Nearly a year ago, we embarked on the Citizens’ Agenda: our quest to find out what our Singaporean community thinks are the most important issues facing Singapore, and then to write and commission articles on those subjects. Now, with Singapore’s General Election looming, we complete our journey by telling you how the political parties responded to the issues.
The Sikhs in Myanmar have survived the Imperial Japanese Army, anti-Indian campaigns and military-managed nationalisation, but their community is facing perhaps its biggest challenge yet: the aspirations of its youth.
678 members of New Naratif’s community responded to stage 2 of The Citizens’ Agenda, and this is how they responded based on their constituency.
Earlier this year, international attention zeroed in on Brunei and its implementation of the Syariah Penal Code. But the international media attention only focused on specific aspects of the SPC, oversimplifying the situation and neglecting to mention other human rights abuses and concerns.
678 members of New Naratif’s community responded to stage 2 of The Citizens’ Agenda, and they were very clear about the biggest issues facing Singapore and what they want politicians to talk about at the next election.
In Stage 1 of The Citizens’ Agenda, New Naratif asked Singaporeans readers what they think are the most important issues facing Singapore, and what they’d like political candidates to talk about in the next general election. Here’s what our readers said (and didn’t say).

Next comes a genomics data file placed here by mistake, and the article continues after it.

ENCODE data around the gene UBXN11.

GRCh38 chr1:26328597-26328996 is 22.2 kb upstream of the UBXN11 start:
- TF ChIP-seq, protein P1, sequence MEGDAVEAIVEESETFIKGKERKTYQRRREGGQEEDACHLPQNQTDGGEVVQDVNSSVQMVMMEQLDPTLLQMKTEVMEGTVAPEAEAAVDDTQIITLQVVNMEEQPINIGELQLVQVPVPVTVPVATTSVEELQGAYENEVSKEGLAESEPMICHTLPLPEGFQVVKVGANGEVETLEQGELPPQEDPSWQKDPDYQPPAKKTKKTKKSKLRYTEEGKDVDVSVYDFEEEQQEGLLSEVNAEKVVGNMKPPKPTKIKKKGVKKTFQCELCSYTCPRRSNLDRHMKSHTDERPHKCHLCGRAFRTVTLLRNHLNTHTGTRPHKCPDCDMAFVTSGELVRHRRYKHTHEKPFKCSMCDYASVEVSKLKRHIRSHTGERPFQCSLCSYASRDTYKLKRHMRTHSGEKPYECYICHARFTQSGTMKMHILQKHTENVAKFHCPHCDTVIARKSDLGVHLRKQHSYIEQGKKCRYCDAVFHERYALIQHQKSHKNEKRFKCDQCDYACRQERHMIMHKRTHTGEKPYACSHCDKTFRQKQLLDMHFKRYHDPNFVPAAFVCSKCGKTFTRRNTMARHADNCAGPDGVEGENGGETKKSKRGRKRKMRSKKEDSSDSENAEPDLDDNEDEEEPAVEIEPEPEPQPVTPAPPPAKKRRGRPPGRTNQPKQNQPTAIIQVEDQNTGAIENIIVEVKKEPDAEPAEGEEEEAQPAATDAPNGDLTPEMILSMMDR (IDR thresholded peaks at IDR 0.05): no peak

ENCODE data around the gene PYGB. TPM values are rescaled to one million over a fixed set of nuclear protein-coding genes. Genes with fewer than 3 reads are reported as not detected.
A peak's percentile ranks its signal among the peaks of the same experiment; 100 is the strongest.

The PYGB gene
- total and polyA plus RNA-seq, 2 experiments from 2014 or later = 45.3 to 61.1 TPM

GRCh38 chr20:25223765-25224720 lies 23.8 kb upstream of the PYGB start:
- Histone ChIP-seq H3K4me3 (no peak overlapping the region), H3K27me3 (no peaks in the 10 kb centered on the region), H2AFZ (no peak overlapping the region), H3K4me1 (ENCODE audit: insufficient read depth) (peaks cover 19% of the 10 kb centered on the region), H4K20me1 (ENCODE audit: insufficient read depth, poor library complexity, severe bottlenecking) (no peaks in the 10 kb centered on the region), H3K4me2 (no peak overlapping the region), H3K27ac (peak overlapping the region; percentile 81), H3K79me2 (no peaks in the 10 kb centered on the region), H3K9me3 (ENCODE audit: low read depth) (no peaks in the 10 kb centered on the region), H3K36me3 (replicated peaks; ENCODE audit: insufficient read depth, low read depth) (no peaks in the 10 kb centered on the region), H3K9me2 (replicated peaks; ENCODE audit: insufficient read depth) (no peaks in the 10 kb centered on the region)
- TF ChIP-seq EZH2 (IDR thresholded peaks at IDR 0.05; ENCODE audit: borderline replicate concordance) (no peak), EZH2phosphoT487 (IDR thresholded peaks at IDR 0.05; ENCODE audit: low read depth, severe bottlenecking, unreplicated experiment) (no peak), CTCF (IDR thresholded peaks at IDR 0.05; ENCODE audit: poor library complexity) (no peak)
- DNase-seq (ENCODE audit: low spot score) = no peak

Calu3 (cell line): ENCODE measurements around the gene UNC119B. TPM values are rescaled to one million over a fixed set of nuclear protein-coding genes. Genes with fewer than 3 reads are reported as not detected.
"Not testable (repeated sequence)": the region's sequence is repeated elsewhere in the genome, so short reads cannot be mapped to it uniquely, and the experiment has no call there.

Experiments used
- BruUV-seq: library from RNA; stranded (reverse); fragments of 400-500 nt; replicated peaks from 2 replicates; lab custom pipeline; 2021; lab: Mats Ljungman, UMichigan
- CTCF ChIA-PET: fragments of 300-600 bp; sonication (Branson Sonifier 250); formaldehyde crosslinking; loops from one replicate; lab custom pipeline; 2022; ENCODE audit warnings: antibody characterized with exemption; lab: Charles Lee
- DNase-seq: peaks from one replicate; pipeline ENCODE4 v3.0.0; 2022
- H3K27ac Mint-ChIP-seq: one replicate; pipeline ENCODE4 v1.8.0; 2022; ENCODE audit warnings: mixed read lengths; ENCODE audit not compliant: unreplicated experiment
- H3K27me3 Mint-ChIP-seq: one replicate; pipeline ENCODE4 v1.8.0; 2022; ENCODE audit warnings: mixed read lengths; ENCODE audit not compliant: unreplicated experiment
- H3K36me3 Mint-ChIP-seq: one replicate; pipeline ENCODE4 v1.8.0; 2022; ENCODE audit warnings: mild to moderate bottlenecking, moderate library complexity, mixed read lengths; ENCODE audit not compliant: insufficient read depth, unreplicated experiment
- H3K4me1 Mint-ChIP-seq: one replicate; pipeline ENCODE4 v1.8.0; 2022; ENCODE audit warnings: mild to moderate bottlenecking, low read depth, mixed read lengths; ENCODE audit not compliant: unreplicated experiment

A Rohingya refugee stuck in limbo in Indonesia reflects upon his journey and the denial of freedom of movement to refugees around the world.
Thousands of refugees have fled to Thai cities such as Bangkok in the hopes of temporary sanctuary while waiting to be resettled elsewhere. But a crackdown on overstayers has led to hundreds of detentions, with refugees having to deal with new worries about their future.
This week: Filipinos vote in their mid-term elections, the Malaysian government unveils a new economic model, Sabah clamps down on “illegal immigrants” and Indonesia sets up a new “legal aid team”… to help the prosecution.
The Indonesian election on 17 April was one of the most complex single day ballots in global history. Since then, reports of the deaths of over 300 workers have sparked questions about the logistics of a mammoth election process.